Wednesday, September 28, 2011

Parenting: Harder Once You Actually Do It

I was a much quirkier parent before I had kids. The Wife and I had all sorts of schemes and plans for the kids we thought we'd eventually have, and none of them actually happened. It turns out that when you're chasing around an actual screaming toddler, all of the amusing plans you made five years before aren't as funny.

Our big punishment was going to be making the kids Amish. Bad behavior? "You're Amish for the week, kid! No electricity, and no rides in the car." We never quite committed to actually buying a full set of shaming clothes for the prospective children -- though we vacationed in Lancaster, Pennsylvania pretty much every year, so it would have been easy to pick up a bonnet and calico dress -- but we were sure that we'd be turning off their electricity and sending them to school on one of those '30s-style apple-carton scooters whenever necessary.

That never happened, of course. And we never bought the house we really wanted, the one with a flyspeck island attached to the back yard, in the lake community where my mother lived. We loved the idea of sending kids to the island when they were bad, though -- "Go to your island!", we'd yell, and, if we were feeling particularly smug at the time, we'd imagine a drawbridge that we could pull up after the little hellions were safely across the water. No matter that the tiny stretch of water was small enough for even a shaky kindergartner to jump; it was the thought that counted: we knew we'd want to be able to exile our children when necessary.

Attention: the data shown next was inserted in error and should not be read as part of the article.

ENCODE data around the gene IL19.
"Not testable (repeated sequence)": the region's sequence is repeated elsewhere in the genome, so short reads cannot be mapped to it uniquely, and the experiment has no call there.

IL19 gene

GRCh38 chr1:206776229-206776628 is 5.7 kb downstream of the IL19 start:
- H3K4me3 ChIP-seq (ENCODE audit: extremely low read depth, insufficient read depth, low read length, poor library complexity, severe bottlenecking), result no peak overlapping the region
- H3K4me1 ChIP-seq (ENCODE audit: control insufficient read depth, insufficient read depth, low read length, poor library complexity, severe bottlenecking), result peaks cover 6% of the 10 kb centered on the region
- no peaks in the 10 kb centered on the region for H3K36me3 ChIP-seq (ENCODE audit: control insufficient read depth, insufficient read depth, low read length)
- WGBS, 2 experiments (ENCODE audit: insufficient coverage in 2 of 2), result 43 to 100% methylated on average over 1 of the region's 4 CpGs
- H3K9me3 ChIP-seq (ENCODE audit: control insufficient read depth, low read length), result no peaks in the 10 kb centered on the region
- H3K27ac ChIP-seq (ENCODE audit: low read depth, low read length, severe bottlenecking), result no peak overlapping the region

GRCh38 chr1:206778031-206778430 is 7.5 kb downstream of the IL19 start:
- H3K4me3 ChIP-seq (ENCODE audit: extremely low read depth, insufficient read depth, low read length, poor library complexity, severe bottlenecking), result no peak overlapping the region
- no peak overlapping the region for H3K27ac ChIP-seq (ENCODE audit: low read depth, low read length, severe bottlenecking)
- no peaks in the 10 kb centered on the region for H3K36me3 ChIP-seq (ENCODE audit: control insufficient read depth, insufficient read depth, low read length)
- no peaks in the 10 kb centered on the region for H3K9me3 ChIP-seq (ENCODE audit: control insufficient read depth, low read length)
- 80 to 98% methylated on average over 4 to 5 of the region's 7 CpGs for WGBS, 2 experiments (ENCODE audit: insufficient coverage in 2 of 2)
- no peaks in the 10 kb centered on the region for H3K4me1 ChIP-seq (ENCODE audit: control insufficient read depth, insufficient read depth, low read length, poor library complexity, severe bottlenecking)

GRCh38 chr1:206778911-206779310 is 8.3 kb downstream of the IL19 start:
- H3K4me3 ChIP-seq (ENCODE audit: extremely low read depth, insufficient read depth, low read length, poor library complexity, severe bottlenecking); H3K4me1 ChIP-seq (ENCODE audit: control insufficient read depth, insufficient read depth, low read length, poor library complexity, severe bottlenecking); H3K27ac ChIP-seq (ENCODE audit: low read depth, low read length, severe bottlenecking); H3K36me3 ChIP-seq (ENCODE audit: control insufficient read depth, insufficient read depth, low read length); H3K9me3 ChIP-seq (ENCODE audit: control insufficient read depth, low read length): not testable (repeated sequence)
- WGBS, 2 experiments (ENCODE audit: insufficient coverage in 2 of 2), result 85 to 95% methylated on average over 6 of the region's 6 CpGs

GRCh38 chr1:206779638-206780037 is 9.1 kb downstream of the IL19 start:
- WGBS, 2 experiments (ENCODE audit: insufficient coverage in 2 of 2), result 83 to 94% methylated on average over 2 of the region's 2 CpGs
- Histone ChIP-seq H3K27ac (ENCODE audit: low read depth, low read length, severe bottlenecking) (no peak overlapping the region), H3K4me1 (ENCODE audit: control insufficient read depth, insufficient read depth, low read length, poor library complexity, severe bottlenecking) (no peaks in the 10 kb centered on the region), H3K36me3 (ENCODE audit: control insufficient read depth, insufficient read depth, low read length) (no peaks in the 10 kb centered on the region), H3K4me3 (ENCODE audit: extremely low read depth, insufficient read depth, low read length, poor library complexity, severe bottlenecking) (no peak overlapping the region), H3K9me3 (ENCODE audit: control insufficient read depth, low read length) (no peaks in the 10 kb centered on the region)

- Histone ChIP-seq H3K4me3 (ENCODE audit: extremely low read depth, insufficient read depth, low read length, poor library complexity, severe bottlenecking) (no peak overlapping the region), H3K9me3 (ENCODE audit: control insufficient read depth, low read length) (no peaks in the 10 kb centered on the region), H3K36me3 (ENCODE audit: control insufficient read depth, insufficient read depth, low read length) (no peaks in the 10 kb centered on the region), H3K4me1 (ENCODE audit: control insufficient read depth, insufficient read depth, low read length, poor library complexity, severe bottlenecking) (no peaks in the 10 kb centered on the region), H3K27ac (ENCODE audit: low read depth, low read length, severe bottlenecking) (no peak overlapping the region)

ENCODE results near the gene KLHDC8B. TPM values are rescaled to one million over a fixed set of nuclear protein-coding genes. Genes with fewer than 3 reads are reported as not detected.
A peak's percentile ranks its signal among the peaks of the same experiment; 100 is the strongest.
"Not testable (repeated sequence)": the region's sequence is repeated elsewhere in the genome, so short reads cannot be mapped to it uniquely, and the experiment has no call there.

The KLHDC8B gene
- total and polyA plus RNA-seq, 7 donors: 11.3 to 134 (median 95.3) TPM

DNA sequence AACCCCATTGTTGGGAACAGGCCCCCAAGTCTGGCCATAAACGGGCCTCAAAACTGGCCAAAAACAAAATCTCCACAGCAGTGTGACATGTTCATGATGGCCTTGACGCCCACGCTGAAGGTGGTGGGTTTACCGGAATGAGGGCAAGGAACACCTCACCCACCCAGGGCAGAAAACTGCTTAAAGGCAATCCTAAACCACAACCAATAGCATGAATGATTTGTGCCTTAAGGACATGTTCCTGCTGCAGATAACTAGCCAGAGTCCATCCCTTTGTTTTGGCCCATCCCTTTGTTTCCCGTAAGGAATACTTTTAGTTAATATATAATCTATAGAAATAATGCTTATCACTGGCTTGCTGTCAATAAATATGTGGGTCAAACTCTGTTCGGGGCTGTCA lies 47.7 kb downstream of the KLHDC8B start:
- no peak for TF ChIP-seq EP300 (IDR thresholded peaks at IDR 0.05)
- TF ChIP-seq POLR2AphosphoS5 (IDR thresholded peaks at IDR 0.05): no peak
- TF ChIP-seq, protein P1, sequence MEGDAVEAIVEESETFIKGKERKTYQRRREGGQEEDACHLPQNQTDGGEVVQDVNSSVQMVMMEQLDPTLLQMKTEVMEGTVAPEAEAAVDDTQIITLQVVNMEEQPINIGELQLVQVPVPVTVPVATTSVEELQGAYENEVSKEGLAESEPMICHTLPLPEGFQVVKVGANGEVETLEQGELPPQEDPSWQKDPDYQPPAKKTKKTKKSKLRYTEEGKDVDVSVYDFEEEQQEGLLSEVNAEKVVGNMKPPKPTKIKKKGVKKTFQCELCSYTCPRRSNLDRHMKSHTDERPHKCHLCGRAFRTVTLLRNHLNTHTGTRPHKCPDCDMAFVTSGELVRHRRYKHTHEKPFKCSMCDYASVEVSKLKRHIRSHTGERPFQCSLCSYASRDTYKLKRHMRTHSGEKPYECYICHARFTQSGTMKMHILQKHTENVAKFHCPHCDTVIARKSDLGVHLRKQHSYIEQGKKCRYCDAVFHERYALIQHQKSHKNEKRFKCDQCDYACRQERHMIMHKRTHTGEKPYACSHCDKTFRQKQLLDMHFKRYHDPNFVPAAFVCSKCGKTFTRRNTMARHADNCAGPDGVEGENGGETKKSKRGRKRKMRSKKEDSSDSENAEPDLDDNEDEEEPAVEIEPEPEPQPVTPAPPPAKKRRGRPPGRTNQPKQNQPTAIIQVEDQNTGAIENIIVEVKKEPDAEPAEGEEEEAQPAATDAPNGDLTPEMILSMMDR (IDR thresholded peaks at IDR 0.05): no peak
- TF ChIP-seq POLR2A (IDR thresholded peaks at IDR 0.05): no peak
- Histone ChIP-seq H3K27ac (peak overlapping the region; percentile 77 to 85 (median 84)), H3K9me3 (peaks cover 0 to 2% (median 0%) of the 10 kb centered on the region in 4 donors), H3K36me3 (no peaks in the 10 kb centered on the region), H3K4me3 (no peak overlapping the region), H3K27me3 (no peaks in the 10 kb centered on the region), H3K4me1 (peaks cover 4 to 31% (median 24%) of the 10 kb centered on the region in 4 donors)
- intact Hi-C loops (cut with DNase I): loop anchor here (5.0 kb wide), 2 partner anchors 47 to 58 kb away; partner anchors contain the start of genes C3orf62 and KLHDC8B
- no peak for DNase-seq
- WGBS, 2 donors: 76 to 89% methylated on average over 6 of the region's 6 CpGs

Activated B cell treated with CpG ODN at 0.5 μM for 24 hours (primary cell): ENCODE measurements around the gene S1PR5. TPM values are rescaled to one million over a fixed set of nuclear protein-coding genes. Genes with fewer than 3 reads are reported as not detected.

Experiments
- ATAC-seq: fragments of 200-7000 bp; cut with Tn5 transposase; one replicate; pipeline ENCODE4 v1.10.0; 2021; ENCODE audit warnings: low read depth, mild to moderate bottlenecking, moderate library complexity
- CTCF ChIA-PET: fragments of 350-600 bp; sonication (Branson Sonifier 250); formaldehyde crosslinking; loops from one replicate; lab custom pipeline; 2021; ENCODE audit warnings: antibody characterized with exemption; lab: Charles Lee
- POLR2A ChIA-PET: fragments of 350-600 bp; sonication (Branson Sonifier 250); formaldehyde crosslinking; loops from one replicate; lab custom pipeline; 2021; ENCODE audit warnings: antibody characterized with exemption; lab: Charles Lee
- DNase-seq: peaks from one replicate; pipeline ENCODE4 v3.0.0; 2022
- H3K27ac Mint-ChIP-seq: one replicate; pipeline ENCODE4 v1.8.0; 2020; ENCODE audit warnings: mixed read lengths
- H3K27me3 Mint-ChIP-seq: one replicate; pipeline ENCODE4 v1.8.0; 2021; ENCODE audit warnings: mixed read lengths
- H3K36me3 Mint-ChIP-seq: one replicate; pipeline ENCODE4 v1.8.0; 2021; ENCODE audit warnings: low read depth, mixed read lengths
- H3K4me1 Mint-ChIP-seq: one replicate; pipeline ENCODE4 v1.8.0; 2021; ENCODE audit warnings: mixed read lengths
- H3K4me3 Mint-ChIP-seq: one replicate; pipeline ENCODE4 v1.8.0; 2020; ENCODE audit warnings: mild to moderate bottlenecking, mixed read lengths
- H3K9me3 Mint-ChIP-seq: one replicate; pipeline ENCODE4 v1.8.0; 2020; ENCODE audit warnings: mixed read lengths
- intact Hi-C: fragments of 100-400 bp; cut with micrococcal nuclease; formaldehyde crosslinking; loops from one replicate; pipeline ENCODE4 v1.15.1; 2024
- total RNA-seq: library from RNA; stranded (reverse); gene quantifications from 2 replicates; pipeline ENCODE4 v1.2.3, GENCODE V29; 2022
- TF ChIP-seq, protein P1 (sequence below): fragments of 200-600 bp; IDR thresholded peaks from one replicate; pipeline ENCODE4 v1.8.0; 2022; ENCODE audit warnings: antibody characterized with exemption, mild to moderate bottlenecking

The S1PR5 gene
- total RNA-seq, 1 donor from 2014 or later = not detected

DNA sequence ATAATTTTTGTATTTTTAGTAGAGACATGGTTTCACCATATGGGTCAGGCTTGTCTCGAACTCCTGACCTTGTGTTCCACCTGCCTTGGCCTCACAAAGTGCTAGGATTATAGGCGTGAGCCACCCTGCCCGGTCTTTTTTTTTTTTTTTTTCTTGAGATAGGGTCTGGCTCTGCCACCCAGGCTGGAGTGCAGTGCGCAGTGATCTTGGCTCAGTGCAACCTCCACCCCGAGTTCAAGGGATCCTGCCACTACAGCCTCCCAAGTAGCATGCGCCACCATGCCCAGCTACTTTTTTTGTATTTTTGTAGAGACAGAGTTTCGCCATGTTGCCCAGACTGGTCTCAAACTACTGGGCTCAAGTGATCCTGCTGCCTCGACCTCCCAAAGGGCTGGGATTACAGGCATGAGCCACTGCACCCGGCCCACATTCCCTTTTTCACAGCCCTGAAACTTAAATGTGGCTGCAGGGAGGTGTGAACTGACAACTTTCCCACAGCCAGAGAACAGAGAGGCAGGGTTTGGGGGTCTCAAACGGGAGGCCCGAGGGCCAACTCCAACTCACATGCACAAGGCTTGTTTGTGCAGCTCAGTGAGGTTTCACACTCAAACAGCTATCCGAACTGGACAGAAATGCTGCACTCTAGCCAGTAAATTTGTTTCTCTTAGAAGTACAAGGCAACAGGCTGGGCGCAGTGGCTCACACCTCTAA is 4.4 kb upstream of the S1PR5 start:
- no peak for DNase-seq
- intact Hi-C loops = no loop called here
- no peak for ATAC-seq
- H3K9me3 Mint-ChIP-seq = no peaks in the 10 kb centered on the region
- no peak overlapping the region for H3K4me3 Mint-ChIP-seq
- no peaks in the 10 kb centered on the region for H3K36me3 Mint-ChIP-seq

But no: we were stuck with time-outs and stern talkings-to and the full panoply of deadly dull punishments that everyone else uses. The Wife still has Thing One go sit on the stairs when he gets particularly unruly, and he's thirteen now -- I bet we'll never manage to turn either of them Amish, even for a day.

Even their names didn't work out right. Long before we actually really planned to have kids, we planned a huge brood with "fun" names. The girls would be Roberta, Wilhelmina, and Thomasina -- called Rob, Bill, and Tom, of course -- and the boys would be Vivian, Leslie, and Evelyn. Sure, they'd probably get in a lot of fights and come home in tears from school more often than not, but a bad childhood is practically required for success later in life, right? I wanted to be one of those kooky families, like the ones in minor '70s YA novels, where the father is an absent-minded but brilliant something-or-other who smokes a pipe, while the mother is a swirling ball of energy that never quite gets anything done right. But it turned out that living like that was not just a lot of work, it also required being actually fictional.